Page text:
National Security

February 24, 2009
Martin Feldstein, Organizer

Effie Benlemech, Harvard University and NBER, Claude Berrebi, RAND Corporation, and Esteban Klor, Hebrew University
Economic Conditions and the Quality of Suicide Terrorism

Benmelech, Berrebi, and Klor analyze the link between economic conditions and the quality of suicide terrorism. While the existing empirical literature shows that poverty and economic conditions are not correlated with the quantity of terror, theory predicts that poverty and poor economic conditions may affect the quality of terror. Poor economic conditions may lead more able, better-educated individuals to participate in terror attacks, allowing terror organizations to send better-qualified terrorists to more complex, higher-impact, terror missions. The authors provide evidence on the correlation between economic conditions, the characteristics of suicide terrorists, and the targets they attack. High levels of unemployment enable terror organizations to recruit more educated, mature and experienced suicide terrorists who in turn attack more important Israeli targets.

Nayantara Hensel, U.S. Naval Postgraduate School
Globalization and the U.S. Defense Industrial Postgraduate School Base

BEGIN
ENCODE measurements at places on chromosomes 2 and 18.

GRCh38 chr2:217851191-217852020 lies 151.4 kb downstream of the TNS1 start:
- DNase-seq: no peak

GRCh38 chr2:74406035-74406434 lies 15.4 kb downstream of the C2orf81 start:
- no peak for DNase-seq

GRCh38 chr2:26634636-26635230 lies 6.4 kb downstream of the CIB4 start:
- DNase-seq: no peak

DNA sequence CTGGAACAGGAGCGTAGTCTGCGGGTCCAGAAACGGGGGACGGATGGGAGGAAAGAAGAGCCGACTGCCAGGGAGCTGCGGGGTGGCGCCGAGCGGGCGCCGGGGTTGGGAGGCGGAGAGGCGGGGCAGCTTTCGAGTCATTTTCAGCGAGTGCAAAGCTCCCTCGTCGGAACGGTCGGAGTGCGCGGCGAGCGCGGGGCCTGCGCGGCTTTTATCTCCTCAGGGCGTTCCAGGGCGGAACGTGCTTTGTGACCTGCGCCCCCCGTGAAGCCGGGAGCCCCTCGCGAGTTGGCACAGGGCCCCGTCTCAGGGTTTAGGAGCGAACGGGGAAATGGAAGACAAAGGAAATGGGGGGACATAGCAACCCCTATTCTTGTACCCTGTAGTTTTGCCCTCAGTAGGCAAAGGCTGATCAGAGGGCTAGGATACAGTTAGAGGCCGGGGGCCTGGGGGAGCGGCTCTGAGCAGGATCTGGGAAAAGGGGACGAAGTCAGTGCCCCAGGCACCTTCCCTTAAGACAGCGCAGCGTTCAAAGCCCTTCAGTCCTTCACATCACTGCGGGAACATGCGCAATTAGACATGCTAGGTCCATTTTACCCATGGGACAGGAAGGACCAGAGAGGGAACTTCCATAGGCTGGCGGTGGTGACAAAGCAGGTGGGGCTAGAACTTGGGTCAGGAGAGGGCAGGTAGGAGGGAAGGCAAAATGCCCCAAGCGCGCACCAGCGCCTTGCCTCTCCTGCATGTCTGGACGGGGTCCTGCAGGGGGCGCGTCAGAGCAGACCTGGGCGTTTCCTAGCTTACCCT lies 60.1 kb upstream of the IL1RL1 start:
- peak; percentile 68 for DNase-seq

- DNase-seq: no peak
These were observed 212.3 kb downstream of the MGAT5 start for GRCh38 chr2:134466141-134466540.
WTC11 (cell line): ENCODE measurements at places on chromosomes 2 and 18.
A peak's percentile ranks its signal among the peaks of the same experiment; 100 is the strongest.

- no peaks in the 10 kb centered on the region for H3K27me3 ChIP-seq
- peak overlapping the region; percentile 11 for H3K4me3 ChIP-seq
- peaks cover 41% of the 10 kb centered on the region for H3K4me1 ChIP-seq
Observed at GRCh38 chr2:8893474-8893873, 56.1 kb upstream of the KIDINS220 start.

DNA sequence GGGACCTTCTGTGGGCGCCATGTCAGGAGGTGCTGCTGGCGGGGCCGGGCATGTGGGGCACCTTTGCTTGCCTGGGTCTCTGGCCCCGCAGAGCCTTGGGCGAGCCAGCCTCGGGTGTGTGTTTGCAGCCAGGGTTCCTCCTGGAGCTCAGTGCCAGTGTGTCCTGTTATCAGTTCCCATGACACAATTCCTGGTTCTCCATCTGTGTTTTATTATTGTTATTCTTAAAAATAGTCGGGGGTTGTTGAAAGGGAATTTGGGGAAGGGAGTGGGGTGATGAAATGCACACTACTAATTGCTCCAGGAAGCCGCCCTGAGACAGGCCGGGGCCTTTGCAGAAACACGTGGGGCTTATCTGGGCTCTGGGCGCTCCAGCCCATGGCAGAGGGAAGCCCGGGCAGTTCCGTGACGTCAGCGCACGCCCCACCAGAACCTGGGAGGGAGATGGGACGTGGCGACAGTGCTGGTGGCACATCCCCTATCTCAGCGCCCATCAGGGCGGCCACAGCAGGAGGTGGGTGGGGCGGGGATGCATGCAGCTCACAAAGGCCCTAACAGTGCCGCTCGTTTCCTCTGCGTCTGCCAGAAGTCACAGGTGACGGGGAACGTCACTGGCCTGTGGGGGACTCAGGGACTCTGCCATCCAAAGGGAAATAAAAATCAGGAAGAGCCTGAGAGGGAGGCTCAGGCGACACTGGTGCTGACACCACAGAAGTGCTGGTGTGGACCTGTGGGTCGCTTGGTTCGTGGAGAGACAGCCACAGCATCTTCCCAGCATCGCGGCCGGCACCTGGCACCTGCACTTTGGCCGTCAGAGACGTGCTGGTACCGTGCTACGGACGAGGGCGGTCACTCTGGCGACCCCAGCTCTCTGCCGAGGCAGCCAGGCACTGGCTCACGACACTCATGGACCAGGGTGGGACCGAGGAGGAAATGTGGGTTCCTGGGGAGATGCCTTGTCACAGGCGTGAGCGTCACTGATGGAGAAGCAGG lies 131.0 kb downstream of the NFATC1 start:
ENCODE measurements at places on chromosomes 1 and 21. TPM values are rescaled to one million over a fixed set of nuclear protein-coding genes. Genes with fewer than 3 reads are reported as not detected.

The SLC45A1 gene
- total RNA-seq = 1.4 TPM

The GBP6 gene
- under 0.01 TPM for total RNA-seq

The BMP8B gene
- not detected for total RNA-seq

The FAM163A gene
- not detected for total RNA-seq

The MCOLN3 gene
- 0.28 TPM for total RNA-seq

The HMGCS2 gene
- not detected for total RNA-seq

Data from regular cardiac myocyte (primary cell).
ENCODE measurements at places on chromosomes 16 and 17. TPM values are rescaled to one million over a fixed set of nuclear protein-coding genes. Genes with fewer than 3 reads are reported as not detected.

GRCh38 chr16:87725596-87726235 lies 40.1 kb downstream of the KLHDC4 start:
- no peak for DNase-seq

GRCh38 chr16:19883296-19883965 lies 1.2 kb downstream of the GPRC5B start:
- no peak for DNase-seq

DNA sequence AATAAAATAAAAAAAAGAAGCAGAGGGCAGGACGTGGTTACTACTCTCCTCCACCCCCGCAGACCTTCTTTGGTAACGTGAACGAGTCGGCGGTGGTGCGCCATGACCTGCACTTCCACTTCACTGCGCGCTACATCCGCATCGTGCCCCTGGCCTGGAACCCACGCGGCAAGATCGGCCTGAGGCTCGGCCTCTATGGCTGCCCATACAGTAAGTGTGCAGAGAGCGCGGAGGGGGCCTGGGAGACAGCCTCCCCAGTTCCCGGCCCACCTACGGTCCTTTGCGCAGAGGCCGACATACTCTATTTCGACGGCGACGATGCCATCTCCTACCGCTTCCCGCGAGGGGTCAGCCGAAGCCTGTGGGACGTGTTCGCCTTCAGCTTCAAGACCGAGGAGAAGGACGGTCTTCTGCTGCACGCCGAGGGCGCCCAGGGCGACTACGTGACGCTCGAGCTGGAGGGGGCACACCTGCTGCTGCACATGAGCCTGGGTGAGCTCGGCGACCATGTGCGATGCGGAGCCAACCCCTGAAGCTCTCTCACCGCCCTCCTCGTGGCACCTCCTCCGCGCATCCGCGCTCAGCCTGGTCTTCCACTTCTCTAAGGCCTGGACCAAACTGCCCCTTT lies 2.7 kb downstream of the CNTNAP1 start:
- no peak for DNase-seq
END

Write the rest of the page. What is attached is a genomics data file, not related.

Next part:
Growth in the global economy together with the trend toward outsourcing have given rise to concerns about the composition and strength of the U.S. industrial base, and the degree of U.S. dependence on other countries for certain goods. Hensel examines the concerns surrounding the alleged inroads of foreign manufacturers into the U.S. defense industrial base, as well as the background behind those concerns, with a specific focus on the recent competition between Boeing and a team composed of Northrop Grumman and European Aerospace and Defense Systems (EADS) for what may be the second largest defense contract in U.S. history -- to supply the USAF with a new fleet of aerial refueling tankers. Hensel discusses the importance of imports and national defense spending in the U.S. economy, explores the dependence (or lack thereof) of the United States on foreign imports in the defense sector, provides a historical taxonomy of strategies that have previously been deployed to reduce the role of foreign manufacturers in the U.S. defense industrial base, and, finally, examines in detail the recent tanker competition. The author argues that this competition required the deployment of a different strategy on the part of the incumbent in the industry (Boeing) and the potential entrant (Northrop / EADS). In this instance, the foreign entrant, EADS, teamed with a U.S. manufacturer and directly invested in the U.S. defense industrial base by creating jobs and building facilities. In many of the historical cases, on the other hand, foreign involvement in the defense sector involved the entry into the U.S. markets by acquiring a U.S. company or by producing the products overseas and importing them into the United States.